The open and affordable community of Florida, OPEN FL, has defined open in a spectrum. As you begin around the O we start with public domain, the most open content we can use in an educational setting and where you should start your journey to find suitable, quality content. When you work your way around the O, the openness of the content actually closes, but all efforts support an open and affordable learning environment for our students.
For education and information on U.S. Copyright please see the Copyright Guide.
Content in the public domain has fallen out of copyright protection, has been placed in the domain by U.S. law, or was marked as public domain by the content creator.
List of Resources for Finding Works in the Public Domain - This source list is provided by the Public Domain Review, an online journal and not-for-profit project dedicated to the exploration of curious and compelling works from the history of art, literature, and ideas.
Copyright Genie The Copyright Genie will walk you through the steps to determine if a work is in copyright and, if it is, when it will enter the public domain.
Digital Copyright Slider From the ALA Office for Information Technology Policy, a visual and interactive way to figure out if something is under copyright.
Trademark and the Public Domain - an informative page on the Public Domain Sherpa website that offers insight into reusing works that are in the public domain (or whose copyrights have expired) yet include a trademark. Essentially, what it comes down to is how you use the trademark. To commit trademark infringement, you would have to use the trademark commercially and/or potentially confuse consumers regarding the identity of a product or service.
If you find materials with CC licenses, you are free to use the content as long as you follow the license requirements. You can Search the Commons to find relevant content on a number of search engines and websites.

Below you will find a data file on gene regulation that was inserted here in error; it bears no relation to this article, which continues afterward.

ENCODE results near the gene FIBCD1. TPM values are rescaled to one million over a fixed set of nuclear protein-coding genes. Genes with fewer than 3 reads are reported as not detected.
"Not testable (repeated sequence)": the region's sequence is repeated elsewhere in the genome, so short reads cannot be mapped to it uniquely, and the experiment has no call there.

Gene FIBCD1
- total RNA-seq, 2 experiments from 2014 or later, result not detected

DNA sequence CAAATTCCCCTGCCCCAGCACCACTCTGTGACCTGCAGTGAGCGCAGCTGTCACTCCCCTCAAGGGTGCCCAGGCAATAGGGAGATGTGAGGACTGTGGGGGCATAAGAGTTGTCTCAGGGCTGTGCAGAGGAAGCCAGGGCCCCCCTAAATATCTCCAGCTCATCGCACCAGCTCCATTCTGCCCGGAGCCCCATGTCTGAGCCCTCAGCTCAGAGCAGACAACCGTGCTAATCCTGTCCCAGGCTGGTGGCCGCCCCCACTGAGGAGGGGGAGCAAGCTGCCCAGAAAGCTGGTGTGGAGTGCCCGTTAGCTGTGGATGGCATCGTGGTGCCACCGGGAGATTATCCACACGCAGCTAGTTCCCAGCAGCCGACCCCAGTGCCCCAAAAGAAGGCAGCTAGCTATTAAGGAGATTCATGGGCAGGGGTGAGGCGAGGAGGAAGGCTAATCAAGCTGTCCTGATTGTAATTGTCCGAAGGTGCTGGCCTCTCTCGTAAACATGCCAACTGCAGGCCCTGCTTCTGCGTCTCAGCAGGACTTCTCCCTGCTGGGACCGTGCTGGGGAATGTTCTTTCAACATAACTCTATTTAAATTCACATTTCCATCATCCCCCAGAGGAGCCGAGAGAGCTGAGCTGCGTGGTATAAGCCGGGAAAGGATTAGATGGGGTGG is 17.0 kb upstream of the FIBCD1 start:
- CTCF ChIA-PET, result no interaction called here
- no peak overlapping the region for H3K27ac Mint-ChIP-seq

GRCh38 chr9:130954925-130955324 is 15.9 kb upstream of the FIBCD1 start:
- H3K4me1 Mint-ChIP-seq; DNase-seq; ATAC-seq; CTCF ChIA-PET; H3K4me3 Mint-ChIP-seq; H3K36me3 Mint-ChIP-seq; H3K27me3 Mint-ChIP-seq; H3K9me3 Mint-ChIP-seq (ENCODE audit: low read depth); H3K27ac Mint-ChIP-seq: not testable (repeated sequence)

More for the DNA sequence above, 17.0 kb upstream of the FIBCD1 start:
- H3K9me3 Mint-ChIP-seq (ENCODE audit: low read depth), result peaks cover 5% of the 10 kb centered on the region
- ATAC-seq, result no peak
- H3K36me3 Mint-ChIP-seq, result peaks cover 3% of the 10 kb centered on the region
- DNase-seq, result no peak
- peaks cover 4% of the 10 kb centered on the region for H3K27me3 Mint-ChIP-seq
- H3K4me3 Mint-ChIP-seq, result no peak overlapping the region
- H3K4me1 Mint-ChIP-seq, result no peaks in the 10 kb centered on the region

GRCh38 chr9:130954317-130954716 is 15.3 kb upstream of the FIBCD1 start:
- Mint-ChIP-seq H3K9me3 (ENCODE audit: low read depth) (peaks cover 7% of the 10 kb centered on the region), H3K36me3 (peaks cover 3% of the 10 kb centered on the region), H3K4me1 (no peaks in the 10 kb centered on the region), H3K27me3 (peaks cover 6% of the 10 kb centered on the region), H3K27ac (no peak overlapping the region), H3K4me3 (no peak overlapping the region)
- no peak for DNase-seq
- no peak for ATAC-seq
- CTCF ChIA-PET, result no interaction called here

Creative Commons - A non-profit organization that works to increase the amount of scholarly works (cultural, educational, and scientific content) in "the commons" — the body of work that is available to the public for free and legal sharing, use, re-purposing, and re-mixing.
Science Commons - A Creative Commons project "meant to lift legal and technical barriers to research and discovery".
Open access content is often licensed similarly to Creative Commons content, however there are no set license terms. Each publisher may have different terms and permissions allowed, so content licenses and terms of agreements should be read thoroughly to understand what is permitted.
DOAJ (Directory of Open Access Journals) - DOAJ is a community-curated online directory that indexes and provides access to high quality, open access, peer-reviewed journals.
DOAB: Directory of Open Access Books - Directory of Open Access Books is a joint service of OAPEN, OpenEdition, CNRS and Aix-Marseille Université, provided by DOAB Foundation in cooperation with SemperTool
Traditional knowledge labels and terms/conditions: content from Indigenous communities which can be open but restricted in certain ways due to practices within the culture.
Content in this area is most likely open access; however, there is not a clear license. The content should have no access barriers and must be free to use. Content licenses, statements, and terms of agreements should be read thoroughly to understand what is permitted. With this content it is advised that faculty link out to this content and not embed or re-mix into their course/work.
Licensed Works (Caution- Most Materials Not Open)